The US Supreme Court declined to hear a case decided by the 8th Circuit on an unanimous verdict. The issue was who owned donated tissue. Does individuals who have donated tissue to a certain University have the right to change their mind and donate the tissue to someone or something else. The resounding answer was no. Once donated the tissue belongs to the original donee. The facts were that Dr. Catalona, a highly respected Urologist , had worked at Washington University and had amassed a huge tissue collection. He then went to Northwestern and wanted the collection to go with him. He asked patients for their releases and got about 6000 positive responses but Washington University would not let the collection go. These were legal gifts under Missouri law and the donee owned the collection. Sorry Bill but next time have the donors give them to you and not the university.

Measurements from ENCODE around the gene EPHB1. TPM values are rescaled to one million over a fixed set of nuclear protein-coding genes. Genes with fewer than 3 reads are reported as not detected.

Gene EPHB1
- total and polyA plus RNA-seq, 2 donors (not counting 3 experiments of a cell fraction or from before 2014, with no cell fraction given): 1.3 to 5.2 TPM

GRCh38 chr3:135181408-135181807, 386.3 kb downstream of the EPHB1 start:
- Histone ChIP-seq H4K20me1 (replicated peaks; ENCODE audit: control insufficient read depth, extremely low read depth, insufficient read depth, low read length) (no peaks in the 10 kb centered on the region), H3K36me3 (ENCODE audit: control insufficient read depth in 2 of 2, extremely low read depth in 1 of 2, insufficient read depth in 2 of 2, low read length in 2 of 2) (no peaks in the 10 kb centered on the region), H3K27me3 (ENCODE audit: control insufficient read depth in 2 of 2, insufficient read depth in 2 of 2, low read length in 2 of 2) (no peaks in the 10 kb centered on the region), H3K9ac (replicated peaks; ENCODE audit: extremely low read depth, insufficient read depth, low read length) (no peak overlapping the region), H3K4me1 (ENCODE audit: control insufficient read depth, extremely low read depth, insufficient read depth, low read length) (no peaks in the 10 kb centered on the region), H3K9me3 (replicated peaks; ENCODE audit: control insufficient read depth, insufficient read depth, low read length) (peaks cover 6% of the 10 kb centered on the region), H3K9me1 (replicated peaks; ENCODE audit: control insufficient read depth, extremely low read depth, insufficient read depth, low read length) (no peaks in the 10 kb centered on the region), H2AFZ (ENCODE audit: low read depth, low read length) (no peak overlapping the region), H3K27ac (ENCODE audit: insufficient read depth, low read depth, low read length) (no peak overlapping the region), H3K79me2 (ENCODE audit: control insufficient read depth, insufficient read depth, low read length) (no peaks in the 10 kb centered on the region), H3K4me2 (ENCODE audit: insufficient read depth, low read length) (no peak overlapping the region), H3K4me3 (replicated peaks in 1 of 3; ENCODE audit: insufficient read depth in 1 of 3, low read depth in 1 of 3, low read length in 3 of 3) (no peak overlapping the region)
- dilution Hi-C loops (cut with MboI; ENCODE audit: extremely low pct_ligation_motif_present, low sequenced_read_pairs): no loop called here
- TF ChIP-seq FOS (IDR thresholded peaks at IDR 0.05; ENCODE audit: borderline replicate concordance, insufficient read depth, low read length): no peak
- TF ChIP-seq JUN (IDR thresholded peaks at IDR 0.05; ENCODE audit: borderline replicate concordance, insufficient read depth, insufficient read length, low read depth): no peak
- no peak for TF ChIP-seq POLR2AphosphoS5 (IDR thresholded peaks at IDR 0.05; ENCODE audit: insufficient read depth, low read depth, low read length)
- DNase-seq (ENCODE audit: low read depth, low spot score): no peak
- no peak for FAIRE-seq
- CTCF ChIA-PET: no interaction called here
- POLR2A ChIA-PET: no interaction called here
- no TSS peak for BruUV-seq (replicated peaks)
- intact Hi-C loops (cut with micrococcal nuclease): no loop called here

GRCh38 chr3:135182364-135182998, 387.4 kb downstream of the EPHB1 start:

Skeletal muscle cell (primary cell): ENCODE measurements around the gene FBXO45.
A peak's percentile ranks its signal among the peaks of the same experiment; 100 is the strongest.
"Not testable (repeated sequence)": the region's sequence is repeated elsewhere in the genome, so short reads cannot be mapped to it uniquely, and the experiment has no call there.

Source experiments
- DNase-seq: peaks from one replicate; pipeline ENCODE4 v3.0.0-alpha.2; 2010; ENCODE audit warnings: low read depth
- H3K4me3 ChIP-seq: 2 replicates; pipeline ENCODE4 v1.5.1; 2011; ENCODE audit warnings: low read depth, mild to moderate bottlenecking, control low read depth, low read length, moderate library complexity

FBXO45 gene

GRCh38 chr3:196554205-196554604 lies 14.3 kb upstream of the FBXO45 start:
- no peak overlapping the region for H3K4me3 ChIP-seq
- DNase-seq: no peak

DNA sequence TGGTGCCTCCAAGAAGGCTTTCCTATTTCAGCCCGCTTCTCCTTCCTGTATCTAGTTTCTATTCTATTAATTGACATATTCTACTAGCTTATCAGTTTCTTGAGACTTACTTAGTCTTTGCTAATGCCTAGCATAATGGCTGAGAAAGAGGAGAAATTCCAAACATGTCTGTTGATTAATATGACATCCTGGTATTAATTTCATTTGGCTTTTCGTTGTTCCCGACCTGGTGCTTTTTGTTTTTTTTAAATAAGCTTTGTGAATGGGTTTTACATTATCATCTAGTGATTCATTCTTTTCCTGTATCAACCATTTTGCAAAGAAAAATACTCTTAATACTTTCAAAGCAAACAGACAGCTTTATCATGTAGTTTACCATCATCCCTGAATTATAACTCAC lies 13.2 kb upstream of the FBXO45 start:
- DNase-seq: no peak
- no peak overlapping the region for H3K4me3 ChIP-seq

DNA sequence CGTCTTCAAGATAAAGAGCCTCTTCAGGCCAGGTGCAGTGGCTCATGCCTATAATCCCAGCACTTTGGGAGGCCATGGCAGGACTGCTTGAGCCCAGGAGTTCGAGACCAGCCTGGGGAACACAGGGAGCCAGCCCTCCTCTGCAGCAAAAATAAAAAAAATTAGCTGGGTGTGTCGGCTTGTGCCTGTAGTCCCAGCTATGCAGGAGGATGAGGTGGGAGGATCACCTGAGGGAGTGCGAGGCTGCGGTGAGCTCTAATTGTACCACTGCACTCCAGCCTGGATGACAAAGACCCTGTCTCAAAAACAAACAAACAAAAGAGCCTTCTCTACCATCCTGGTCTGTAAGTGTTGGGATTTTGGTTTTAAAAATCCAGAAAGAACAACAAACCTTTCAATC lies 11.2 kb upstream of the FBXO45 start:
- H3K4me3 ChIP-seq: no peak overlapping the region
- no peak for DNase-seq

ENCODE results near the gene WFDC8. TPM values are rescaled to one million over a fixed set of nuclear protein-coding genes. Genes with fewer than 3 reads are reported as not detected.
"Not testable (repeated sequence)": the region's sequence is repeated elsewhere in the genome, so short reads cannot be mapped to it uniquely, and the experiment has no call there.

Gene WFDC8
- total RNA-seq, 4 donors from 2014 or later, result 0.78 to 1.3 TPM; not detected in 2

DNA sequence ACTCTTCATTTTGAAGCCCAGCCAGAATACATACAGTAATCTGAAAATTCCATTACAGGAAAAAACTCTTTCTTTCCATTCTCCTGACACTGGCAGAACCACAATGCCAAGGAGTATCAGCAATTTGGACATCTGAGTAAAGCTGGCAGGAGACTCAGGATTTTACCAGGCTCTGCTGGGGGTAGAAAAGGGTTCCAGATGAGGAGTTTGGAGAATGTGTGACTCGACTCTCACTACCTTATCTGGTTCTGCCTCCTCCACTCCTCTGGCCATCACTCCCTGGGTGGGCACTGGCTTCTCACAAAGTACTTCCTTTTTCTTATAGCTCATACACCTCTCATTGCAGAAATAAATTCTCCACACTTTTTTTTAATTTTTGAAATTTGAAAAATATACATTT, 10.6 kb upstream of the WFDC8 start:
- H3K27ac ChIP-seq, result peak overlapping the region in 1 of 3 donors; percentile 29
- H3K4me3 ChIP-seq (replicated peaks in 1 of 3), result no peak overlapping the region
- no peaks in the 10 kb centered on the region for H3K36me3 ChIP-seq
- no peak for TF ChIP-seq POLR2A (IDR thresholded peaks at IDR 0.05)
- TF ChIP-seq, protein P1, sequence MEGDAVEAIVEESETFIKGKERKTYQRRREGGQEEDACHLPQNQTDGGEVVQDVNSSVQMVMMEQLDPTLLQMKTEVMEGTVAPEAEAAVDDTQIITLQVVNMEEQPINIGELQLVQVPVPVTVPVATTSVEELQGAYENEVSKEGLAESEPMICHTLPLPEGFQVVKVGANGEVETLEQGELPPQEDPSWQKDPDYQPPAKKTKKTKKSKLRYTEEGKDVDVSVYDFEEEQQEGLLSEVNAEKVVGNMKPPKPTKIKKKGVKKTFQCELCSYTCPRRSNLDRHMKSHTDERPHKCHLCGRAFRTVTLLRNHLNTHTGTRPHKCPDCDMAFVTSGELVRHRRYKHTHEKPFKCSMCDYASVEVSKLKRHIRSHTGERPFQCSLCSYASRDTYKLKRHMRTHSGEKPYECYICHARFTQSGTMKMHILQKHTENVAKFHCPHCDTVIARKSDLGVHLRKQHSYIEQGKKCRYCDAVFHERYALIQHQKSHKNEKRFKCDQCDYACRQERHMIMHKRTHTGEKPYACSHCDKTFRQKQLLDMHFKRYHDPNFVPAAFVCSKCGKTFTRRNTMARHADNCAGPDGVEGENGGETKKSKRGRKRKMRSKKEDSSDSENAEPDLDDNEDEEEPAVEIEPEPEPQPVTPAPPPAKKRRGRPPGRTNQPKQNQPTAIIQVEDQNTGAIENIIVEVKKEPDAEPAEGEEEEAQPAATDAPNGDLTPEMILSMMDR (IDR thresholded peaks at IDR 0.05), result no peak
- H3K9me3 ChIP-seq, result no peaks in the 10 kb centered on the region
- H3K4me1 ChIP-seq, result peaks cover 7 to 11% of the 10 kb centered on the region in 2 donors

Insurers v Mylan
Three years after losing a jury trial Mylan has been ordered to pay four health insurers almost $69 million for antitrust violations. The court awarded the money after the trial that found the drug company increased the costs of several generic drugs after they bought the rights to them from other drug companies. Prior, the FTC got $100 million from Mylan on the same complaints. Top
Boldt v Boldt
In a custody battle after divorce the father converted to Judaism and wanted his 12 year old son to be circumcised per Jewish tradition. The mother objected. The Oregon high court stated that the son was old enough to be consulted in this matter. The lower courts never asked the son. The high court went on to state that if the son agreed to the circumcision it should be allowed but if the son does not want the procedure then the court should decide if the decision will affect the father's ability to care for the child. The battle over the procedure began three years previously. Top
DISCLAIMER: Although this article is updated periodically, it reflects the author's point of view at the time of publication. Nothing in this article constitutes legal advice. Readers should consult with their own legal counsel before acting on any of the information presented.